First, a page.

4. aislander says:

    So…Publico is saying there IS a free lunch! No there’s not…

  5. aislander says:

    …and if the argument is a “smokescreen,” I’m sure Publico would have NO objection to allowing employers, insurance companies, and clients to agree on any sort of coverage they want.

    Not only did the Founders not create this government to steal our money, they didn’t create it to steal our freedom, either…

  6. Aislander
    The major flaw in your argument is that no one is asking for birth control to be free. What the Presidents ordered was that birth control would be covered by healthcare insurance policies, and that those policies that offered drug coverage would off the Pill with nor surcharge or co-pay.

    FYI – the insurance companies are more than happy to provide birth control coverage, and many church owned businesses and organizations already provide such coverage.

    IMO – this whole thing is a right-wing tempest-in-a-tea-cup to fire up the ultra social conservatives and to serve as a smokescreen to hide the GOP’s defective handling of more important issues such as the national debt, jobs, the economy, and taxes.

  7. concernedtacoma7 says:

    Xring- I agree this is a smokescreen. Who brought Ms Fluke to testify?

    This was about church and state, then the left shifted the conversation to women’s healthcare.

    On top of all this it is about more entitlements.

    There is no issue here if we just left things the way they were. BC is very affordable, no matter what your income level. It is either free (if you go through one of the many services available for the poor) or cheap if you just buy it. Insured? Then it is $10 a month.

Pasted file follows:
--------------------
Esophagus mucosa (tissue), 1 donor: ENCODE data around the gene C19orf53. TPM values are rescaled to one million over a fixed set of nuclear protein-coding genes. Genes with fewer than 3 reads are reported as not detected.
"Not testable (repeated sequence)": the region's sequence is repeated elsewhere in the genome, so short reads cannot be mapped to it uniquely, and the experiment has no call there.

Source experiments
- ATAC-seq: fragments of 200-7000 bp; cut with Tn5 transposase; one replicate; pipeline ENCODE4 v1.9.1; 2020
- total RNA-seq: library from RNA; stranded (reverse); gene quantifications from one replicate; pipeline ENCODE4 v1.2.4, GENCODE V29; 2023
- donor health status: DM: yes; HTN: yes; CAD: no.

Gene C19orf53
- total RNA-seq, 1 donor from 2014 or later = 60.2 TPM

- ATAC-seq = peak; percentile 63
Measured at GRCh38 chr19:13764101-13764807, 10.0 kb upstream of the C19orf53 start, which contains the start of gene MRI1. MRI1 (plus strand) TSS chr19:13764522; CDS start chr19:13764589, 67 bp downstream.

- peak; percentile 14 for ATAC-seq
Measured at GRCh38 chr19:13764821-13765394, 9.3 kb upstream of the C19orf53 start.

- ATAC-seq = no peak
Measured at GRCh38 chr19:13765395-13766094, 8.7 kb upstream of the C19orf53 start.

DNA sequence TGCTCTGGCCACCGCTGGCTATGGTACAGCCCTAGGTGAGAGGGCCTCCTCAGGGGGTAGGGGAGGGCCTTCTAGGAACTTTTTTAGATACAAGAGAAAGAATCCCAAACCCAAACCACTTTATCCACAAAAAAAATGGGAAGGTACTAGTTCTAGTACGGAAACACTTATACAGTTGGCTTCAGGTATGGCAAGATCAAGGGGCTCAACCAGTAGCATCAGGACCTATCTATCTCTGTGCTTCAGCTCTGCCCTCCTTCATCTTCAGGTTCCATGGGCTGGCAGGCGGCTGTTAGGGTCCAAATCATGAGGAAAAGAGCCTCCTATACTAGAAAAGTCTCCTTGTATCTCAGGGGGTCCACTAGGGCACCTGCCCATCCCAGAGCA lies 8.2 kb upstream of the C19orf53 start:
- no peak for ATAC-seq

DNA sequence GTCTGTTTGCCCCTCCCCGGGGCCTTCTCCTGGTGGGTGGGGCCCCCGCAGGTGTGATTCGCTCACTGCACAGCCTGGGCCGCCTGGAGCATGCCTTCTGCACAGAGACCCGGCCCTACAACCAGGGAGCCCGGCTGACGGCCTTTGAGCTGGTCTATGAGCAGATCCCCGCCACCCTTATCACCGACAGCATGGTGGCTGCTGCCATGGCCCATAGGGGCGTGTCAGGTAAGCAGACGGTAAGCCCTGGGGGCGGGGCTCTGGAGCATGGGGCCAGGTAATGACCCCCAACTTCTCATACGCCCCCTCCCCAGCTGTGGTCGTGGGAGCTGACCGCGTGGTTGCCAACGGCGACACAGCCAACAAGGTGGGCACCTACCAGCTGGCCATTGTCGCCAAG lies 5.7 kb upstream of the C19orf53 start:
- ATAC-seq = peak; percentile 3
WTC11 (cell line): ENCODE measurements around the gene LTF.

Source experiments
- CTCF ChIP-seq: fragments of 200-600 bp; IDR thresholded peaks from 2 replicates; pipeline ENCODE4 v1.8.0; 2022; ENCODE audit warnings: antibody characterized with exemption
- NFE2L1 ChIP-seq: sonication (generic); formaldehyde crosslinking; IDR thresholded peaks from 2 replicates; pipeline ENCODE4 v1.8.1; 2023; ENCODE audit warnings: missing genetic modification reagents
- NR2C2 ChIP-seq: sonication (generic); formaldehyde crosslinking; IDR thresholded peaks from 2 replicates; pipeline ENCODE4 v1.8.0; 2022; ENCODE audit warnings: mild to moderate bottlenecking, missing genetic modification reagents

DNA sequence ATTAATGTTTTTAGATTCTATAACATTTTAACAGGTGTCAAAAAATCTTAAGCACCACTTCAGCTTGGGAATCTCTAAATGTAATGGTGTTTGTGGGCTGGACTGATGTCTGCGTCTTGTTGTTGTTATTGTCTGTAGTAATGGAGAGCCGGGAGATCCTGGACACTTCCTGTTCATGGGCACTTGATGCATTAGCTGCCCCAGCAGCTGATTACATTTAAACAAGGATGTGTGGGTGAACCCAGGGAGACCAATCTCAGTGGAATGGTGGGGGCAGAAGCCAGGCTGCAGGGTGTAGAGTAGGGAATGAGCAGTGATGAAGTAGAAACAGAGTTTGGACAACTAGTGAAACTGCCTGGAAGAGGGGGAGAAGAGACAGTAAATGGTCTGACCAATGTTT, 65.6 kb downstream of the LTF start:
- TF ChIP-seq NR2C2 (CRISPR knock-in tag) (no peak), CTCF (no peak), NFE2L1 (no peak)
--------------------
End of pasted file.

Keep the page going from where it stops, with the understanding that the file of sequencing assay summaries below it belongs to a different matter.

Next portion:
The LEFT brought in a professional activist to shift the attention away from BHO, his failed economic and foreign policies.

  8. pantomancer says:

    Has anyone heard from any other religious groups concerning this matter? Islam?

  9. alindasue says:

    aislander said, “It ain’t about “women’s open sexuality,” it’s about being forced to pay for other people’s stuff. The Founders didn’t create this government to steal from us…”

    Is it “stealing from us” when you get your prescriptions filled? For the rest of us, your prescriptions are as much “other people’s stuff” as anyone else’s – no matter what the drugs involved are.

    concernedtacoma7 said, “Xring- I agree this is a smokescreen. Who brought Ms Fluke to testify?”

    Ms. Fluke was there to testify about the non-birth control reasons for the birth control pills. I have a daughter who takes birth control now for no other reason than to regulate her monthly periods, which up until recently would always make her physically ill (severe vomiting) and unable to work.

  10. The TRUTH of The Obama Compromise is this:

    “The new compromise is that religious employers themselves will have no responsibility to either pay for this coverage or to communicate with employees about it; instead, those burdens will shift to insurance companies, at no additional cost to consumers.”

    http://www.thedailybeast.com/articles/2012/02/10/obama-birth-control-compromise-defuses-religion-issue.html

    The spin about what the compromise is NOT has gone into overdrive since February 10th when the above was written.

  11. Pacman33 says:

    The TRUTH of The Obama Compromise is it’s an accounting gimmick or a fig leaf. It’s not a compromise, except to daily beasts(?) and naive, part-time Christians/Catholics that don’t let their faith interfere with the radical leftist political agendas.

    Obama’s “compromise” is a distinction without a difference–an accounting gimmick that will still leave religious institutions footing the bill for services they find morally objectionable. Obama’s “compromise” doesn’t even pretend to provide an out for self-insured religious institutions, which totals about 75% possibly up to 82% of them.

    Putting the obligation on the insurer and not the employer doesn’t help much if they are the same person.

    http://www.nytimes.com/2012/02/16/business/self-insured-complicate-health-deal.html?_r=1